The Brewing Process



Fundamentally beer is the product of the alcoholic fermentation by yeast of extracts of malted barley. Whilst malt and yeast contribute substantially to the character of beers, the quality of beer is at least as much a function of the water and, especially, of the hops used in its production.

Barleystarch supplies most of the sugars from which the alcohol is derived in the majority of the world’s beers. This starch is enclosed in the cell wall and proteins within the barley, and these wrappings are stripped away in the malting process (essentially a limited germination of the barley grains), leaving the starch preserved.


In the brewery, the malted grain must first be milled to produce relatively fine particles, which are for the most part starch. The particles are then intimately mixed with hot water in a process called mashing. The water must possess the right mix of salts. For example fine ales are produced from waters with high levels of calcium. Famous pilsners are from waters with low levels of calcium. Typically mashes have a thickness of three parts water to one part malt and contain a stand at around 65 deg C, at which temperature the granules of starch are converted from an indigestible granular state into a ‘melted’ form which is much more susceptible to enzymatic digestion.

The enzymes which break down the starch are called the amylases. They are developed during the malting process, but only start to act once the gelatinization of the starch has occurred in the mash tun. Some brewers will have added starch from other sources, such as maize or rice, to supplement that from malt. These other sources are called adjuncts.

After perhaps an hour of mashing, the liquid portion of the mash, known as wart, is recovered, either by straining through the residual spent grains or by filtering through plates. The wort is run to the kettle (sometimes known as the copper, even though they are nowadays fabricated from stainless steel) where it is boiled, usually for I hour. Boiling serves various functions, including sterilisation of wort, precipitation of proteins (which would otherwise come out of solution in the finished beer and cause cloudiness), and the driving away of unpleasant grainy characters originating in the barley. Many brewers also add some adjunct sugars at this stage and at least a proportion of their hops.


The hops have two principal components: resins and essential oils. The resins (so-called a-acids) are changed (‘isomerised’) during boiling to yield iso-a-acids, which provide the bitterness to beer. This process is rather inefficient. Nowadays, hops oils are often extracted with liquefied carbon dioxide and the extract is either added to the kettle or extensively isomerised outside the brewery for addition to the finished beer (thereby avoiding losses due to the tendency of the bitter substance to stick on to yeast).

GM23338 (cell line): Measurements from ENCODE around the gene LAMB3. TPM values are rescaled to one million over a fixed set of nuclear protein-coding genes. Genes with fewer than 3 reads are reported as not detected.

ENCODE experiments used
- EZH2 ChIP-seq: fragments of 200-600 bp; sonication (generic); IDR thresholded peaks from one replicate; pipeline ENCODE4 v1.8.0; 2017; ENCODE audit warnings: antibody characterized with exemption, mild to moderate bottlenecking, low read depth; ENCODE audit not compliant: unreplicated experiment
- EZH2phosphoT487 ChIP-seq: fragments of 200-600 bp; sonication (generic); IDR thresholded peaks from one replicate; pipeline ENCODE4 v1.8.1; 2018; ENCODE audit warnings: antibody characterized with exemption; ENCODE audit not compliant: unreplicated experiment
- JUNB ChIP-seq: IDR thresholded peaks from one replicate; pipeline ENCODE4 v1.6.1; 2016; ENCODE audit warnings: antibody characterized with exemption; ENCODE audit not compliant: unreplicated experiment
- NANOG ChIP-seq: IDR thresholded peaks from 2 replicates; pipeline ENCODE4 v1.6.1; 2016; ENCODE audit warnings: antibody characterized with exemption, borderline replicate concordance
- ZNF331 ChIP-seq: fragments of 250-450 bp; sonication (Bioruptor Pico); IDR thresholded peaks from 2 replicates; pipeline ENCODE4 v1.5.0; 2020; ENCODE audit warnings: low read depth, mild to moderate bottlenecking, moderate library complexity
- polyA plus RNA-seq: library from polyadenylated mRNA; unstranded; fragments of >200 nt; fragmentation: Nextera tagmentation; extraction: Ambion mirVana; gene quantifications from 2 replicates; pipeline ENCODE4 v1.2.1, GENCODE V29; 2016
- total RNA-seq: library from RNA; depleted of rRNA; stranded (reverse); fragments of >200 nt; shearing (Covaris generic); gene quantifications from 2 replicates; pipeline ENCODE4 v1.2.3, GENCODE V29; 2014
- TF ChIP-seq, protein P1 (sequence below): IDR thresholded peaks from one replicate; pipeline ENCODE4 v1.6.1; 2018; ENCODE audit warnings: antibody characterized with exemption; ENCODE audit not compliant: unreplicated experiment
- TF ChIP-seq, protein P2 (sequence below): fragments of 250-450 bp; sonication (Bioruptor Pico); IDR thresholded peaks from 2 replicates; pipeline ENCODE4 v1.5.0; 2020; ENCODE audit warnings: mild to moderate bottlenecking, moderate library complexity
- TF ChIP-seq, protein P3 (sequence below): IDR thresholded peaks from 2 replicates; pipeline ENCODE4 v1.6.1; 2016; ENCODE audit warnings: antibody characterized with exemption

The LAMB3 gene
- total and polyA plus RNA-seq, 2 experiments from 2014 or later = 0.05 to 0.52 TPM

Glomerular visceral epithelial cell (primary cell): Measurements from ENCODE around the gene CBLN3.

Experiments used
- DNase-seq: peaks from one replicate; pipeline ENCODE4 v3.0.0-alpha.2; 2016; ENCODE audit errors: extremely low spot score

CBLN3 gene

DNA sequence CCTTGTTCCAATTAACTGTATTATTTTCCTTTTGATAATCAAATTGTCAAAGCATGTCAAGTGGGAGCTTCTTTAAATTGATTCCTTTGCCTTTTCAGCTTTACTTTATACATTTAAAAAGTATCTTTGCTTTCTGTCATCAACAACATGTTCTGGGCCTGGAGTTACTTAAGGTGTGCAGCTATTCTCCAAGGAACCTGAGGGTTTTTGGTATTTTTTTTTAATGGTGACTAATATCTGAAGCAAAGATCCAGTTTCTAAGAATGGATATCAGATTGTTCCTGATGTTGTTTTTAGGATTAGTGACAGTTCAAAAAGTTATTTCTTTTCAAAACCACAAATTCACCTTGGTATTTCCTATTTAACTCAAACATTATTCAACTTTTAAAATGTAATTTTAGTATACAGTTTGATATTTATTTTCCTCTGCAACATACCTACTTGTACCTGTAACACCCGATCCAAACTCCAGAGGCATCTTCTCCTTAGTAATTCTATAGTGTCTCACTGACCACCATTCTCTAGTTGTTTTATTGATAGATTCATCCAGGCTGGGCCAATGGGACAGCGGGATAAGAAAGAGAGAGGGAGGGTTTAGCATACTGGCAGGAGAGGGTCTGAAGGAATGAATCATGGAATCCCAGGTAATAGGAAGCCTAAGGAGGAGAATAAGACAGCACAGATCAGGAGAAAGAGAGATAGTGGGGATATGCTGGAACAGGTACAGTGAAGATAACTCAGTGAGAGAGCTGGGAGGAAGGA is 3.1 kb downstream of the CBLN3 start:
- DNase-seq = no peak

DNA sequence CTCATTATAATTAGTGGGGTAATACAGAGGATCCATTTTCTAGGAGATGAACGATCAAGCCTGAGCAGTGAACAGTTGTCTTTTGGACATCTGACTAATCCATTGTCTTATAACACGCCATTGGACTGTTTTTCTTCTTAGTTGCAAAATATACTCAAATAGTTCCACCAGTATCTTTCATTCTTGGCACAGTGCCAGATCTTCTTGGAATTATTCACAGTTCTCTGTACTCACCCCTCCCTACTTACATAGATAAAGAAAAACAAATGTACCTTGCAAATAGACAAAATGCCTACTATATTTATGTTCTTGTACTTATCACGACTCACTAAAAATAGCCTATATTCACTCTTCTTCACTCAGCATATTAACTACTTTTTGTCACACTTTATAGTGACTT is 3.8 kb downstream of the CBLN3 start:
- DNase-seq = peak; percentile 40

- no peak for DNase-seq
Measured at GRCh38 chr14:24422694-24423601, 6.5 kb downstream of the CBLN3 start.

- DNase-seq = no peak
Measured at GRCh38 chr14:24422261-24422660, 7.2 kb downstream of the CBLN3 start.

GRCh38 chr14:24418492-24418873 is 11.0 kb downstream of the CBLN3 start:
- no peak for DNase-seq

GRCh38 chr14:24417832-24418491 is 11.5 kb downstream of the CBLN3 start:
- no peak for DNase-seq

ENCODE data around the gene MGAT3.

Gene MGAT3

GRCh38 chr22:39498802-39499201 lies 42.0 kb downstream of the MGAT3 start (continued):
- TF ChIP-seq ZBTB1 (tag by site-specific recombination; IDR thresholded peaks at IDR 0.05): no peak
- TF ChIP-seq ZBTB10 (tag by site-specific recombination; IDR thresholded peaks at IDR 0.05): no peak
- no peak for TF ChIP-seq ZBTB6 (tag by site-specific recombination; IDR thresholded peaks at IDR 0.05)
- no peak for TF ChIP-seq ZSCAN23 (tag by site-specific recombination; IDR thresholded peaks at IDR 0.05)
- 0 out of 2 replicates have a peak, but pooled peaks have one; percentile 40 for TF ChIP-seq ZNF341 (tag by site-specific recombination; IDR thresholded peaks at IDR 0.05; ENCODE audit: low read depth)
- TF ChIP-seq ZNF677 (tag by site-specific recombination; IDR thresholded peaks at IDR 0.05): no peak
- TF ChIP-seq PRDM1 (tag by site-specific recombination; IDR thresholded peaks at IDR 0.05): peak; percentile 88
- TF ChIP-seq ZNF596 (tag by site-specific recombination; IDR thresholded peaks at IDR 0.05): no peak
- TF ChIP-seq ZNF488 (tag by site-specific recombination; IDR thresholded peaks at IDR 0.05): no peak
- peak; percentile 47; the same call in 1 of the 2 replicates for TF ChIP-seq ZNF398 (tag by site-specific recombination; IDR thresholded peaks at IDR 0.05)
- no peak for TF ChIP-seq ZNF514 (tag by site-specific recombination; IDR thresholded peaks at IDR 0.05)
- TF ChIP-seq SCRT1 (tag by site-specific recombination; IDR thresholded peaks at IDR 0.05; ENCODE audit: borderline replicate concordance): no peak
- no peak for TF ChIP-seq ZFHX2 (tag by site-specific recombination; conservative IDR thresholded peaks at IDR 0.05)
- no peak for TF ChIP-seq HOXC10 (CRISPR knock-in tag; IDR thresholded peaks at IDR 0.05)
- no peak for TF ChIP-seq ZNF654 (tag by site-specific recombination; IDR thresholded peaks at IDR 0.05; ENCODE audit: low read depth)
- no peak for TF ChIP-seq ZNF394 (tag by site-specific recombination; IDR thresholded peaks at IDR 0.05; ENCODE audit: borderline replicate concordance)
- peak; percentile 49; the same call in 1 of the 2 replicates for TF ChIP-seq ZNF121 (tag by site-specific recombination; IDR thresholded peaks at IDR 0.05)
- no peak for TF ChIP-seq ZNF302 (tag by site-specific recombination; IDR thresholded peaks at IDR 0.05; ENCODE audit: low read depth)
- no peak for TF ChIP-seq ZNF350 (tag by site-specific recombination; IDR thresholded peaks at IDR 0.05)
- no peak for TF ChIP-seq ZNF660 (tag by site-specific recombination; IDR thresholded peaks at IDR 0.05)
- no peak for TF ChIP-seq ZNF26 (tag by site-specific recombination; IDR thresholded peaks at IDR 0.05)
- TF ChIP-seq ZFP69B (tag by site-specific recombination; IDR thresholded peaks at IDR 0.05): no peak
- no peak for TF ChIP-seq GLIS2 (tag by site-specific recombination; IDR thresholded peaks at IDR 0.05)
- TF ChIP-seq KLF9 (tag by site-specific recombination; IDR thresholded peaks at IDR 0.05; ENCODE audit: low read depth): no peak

The oils are responsible for the ‘hoppy nose’ on beer. They are very volatile and if the hops are all added at the start of the boil then much of the aroma will be blown up the chimney. In traditional lager brewing a proportion of the hops are held back and only added towards the end of boiling, which allows the oils to remain in the wort. For obvious reasons, this process is called late hopping. In traditional ale production, a handful of hops is added to the cask at the end of the process, enabling a complex mixture of oils to give a distinctive character to such products. This is called dry hopping. Liquid carbon dioxide can be used to extract oils as well as resins and these extracts can also be added late in the process to make modifications to beer flavour.

After the precipitate produced during boiling has been removed, the hopped wort is cooled and pitched with yeast. There are many strains of brewing yeast (Saccharomyces cerevisiae),and brewers jealously guard and look after their own strains because of their importance in determining brand identity.


Fundamentally brewing yeast can be divided into ale and lager strains, the former type collecting at the surface of the fermenting wort and the latter settling to the bottom of a fermentation (although this differentiation is becoming blurred with modern fermenters). Both types need a little oxygen to trigger off their metabolism, but otherwise the alcoholic fermentation is anaerobic. Ale fermentations are usually complete within a few days at temperatures as high as 20°C, whereas lager fermentations at as low as 6°C can take several weeks. Fermentation is complete when the desired alcohol content has been reached and when an unpleasant butterscotch flavour which develops during all fermentations has been mopped up by yeast. The yeast is harvested for use in the next fermentation.

In traditional ale brewing the beer is now mixed with hops, some priming sugars and with isinglass finings from the swim bladders of certain fish, which settle out the solids in the cask.

In traditional lager brewing the ‘green beer’ is matured by several weeks of cold storage, prior to filtering.

Nowadays,the majority of beers, both ales and lagers, receive a relatively short conditioning period after fermentation and before filtration.This conditioning is ideally performed at -1°C for a minimum of three days, under whichconditions more proteins drop out of solution, making the beer less likely to go cloudy in the package or glass.

The filtered beer is adjusted to the required carbonation before packaging into cans, kegs or glass or plastic bottles.

The Distilling Process



Historians agree that whisky production, albeit on a small scale actually began in Ireland somewhere around or before the twelfth century and was brought across to Scotland somewhat later. The first recorded instance of a grain spirit in Ireland dates back to 1172 and it is not till 1494 that a firm record exists of the same spirit in Scotland.
It is worth noting that until about the 1950s all malt distilleries would carry out the entire process on the site – malting, fermenting and distilling. Now only a few distilleries have their own maltings.

The whisky year

Many distilleries began their lives on farms. The distilling season began after the harvest and continued until late April. Until modern times this cycle was followed by all distilleries and even now there is a ‘silent season’, usually in August when many distilleries are closed.